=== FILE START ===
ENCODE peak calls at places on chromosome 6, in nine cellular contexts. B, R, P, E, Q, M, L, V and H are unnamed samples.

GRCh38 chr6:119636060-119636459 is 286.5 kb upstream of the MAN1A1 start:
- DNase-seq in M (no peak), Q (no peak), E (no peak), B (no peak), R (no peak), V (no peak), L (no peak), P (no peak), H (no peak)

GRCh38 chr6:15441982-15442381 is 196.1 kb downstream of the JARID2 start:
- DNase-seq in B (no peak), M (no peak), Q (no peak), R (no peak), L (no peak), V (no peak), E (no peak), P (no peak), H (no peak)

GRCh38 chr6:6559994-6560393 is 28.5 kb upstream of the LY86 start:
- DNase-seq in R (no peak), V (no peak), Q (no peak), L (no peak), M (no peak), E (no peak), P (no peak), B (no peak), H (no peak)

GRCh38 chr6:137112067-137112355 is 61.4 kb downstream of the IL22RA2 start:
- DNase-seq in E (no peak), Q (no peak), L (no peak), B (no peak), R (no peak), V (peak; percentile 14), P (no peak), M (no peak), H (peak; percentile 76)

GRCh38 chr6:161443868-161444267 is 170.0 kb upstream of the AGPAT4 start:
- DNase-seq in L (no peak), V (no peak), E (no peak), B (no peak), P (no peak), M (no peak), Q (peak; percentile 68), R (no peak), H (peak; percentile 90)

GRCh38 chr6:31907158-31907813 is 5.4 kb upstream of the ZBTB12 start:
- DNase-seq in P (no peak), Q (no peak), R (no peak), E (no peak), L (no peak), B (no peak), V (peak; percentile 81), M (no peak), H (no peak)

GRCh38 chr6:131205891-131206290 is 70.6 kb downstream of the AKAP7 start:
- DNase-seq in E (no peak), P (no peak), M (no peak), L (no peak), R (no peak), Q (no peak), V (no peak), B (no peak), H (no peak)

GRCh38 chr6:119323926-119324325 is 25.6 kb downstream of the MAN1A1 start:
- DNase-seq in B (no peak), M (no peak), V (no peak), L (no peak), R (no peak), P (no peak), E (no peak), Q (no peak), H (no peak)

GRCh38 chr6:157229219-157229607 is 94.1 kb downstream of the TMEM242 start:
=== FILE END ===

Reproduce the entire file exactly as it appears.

ENCODE peak calls at places on chromosome 6, in nine cellular contexts. B, R, P, E, Q, M, L, V and H are unnamed samples.

GRCh38 chr6:119636060-119636459 is 286.5 kb upstream of the MAN1A1 start:
- DNase-seq in M (no peak), Q (no peak), E (no peak), B (no peak), R (no peak), V (no peak), L (no peak), P (no peak), H (no peak)

GRCh38 chr6:15441982-15442381 is 196.1 kb downstream of the JARID2 start:
- DNase-seq in B (no peak), M (no peak), Q (no peak), R (no peak), L (no peak), V (no peak), E (no peak), P (no peak), H (no peak)

GRCh38 chr6:6559994-6560393 is 28.5 kb upstream of the LY86 start:
- DNase-seq in R (no peak), V (no peak), Q (no peak), L (no peak), M (no peak), E (no peak), P (no peak), B (no peak), H (no peak)

GRCh38 chr6:137112067-137112355 is 61.4 kb downstream of the IL22RA2 start:
- DNase-seq in E (no peak), Q (no peak), L (no peak), B (no peak), R (no peak), V (peak; percentile 14), P (no peak), M (no peak), H (peak; percentile 76)

GRCh38 chr6:161443868-161444267 is 170.0 kb upstream of the AGPAT4 start:
- DNase-seq in L (no peak), V (no peak), E (no peak), B (no peak), P (no peak), M (no peak), Q (peak; percentile 68), R (no peak), H (peak; percentile 90)

GRCh38 chr6:31907158-31907813 is 5.4 kb upstream of the ZBTB12 start:
- DNase-seq in P (no peak), Q (no peak), R (no peak), E (no peak), L (no peak), B (no peak), V (peak; percentile 81), M (no peak), H (no peak)

GRCh38 chr6:131205891-131206290 is 70.6 kb downstream of the AKAP7 start:
- DNase-seq in E (no peak), P (no peak), M (no peak), L (no peak), R (no peak), Q (no peak), V (no peak), B (no peak), H (no peak)

GRCh38 chr6:119323926-119324325 is 25.6 kb downstream of the MAN1A1 start:
- DNase-seq in B (no peak), M (no peak), V (no peak), L (no peak), R (no peak), P (no peak), E (no peak), Q (no peak), H (no peak)

GRCh38 chr6:157229219-157229607 is 94.1 kb downstream of the TMEM242 start: